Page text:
Office For National Statistics (ONS), (2017) Household disposable income and inequality in the UK: financial year ending 2016, Retrieved from https://www.ons.gov.uk/peoplepopulationandcommunity/personalandhouseholdfinances/incomeandwealth/bulletins/householddisposableincomeandinequality/financialyearending2016#gradual-decline-in-income-inequality-over-the-last-decade

European Union statistics on income and living conditions (EU-SILC). (Updated 2020, data from 2018). Gini coefficient of equivalised disposable income, Retrieved from https://appsso.eurostat.ec.europa.eu/nui/submitViewTableAction.do

TED. (2011, July). Richard Wilkinson: How inequality harms societies? [Video file]. Retrieved from https://www.ted.com/talks/richard_wilkinson_how_economic_inequality_harms_societies?language=en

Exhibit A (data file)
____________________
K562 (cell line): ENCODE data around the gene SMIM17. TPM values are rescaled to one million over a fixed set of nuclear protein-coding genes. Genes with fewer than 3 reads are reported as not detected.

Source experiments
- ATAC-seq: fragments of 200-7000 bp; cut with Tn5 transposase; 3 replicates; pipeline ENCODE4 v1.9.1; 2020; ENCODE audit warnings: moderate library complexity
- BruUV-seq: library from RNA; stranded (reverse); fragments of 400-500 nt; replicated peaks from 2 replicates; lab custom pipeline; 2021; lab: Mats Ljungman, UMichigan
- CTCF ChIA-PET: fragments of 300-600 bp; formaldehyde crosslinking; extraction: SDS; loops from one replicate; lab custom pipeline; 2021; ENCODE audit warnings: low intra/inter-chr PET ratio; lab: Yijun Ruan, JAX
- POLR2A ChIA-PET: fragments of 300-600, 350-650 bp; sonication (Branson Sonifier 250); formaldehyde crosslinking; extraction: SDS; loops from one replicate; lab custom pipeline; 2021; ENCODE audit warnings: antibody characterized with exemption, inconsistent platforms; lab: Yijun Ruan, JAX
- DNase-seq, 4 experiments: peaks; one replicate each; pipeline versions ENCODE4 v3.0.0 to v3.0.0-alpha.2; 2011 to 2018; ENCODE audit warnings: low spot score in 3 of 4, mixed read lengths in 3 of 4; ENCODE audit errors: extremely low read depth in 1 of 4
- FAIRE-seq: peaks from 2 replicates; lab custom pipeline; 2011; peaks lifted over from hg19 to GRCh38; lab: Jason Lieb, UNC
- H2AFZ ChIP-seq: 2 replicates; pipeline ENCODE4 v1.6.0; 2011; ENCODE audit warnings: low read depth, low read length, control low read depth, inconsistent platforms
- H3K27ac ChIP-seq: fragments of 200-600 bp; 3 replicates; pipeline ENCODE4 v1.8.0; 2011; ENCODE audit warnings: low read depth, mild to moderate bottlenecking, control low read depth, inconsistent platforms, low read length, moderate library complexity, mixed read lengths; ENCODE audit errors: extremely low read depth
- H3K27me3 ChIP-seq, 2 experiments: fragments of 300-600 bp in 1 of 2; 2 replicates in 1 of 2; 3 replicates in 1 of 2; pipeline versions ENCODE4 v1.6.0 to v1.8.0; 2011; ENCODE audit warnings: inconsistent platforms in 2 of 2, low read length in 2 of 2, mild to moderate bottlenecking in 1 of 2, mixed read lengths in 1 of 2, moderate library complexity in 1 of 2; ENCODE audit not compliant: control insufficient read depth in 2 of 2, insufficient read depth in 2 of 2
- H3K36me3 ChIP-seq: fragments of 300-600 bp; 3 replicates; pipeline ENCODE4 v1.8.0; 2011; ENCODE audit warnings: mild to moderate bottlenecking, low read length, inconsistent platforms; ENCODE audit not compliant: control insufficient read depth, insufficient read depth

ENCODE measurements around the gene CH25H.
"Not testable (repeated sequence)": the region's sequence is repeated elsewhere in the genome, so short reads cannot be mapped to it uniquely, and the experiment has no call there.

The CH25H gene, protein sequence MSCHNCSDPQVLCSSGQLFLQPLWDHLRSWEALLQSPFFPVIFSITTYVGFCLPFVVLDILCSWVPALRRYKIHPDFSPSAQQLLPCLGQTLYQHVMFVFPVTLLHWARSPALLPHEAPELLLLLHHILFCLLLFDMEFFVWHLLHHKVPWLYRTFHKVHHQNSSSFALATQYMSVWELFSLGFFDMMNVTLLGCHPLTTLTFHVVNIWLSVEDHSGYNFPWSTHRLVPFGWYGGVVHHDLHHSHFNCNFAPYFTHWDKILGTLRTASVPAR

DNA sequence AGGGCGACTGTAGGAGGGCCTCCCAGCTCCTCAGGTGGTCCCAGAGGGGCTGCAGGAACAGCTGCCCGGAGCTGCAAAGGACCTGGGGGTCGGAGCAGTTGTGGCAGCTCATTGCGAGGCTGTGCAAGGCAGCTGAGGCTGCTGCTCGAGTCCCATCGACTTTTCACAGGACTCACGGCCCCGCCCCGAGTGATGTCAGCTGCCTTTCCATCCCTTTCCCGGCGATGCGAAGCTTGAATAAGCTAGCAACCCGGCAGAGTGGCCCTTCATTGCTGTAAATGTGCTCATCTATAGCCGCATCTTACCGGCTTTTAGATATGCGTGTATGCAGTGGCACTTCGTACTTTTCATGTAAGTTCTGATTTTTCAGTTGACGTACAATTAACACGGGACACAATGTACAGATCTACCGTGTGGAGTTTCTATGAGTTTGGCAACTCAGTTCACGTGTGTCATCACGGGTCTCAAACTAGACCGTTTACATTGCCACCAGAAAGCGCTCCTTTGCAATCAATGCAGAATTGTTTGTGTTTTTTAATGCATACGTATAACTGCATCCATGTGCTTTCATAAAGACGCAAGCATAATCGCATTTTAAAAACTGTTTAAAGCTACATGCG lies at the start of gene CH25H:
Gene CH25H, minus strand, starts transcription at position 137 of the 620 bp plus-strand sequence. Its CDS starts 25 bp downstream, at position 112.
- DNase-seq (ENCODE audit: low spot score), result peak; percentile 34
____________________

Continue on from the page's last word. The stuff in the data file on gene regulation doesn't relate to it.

Inman, P. (2020, May 7), The Guardian, Number of people in poverty in working families hits record high, retrieved from. https://www.theguardian.com/business/2020/feb/07/uk-live-poverty-charity-joseph-rowntree-foundation

Savage, M. Devine, F. Cunningham, N. Taylor, M. Li, Y. Hjellbrekke, J. Le Roux, B. Friedman, S. Miles, A. (2013) A New Model of Social Class? Findings from the BBC's Great British Class Survey Experiment, Published in 'Sociology', Retrieved from https://journals.sagepub.com/doi/pdf/10.1177/0038038513481128

Equality Trust (2013), Social Mobility and education, Retrieved from https://www.equalitytrust.org.uk/social-mobility-and-education

OECD (2018) A broken social elevator? How to promote social mobility. Retrieved from https://www.oecd.org/els/soc/Social-Mobility-2018-PolicyBrief.pdf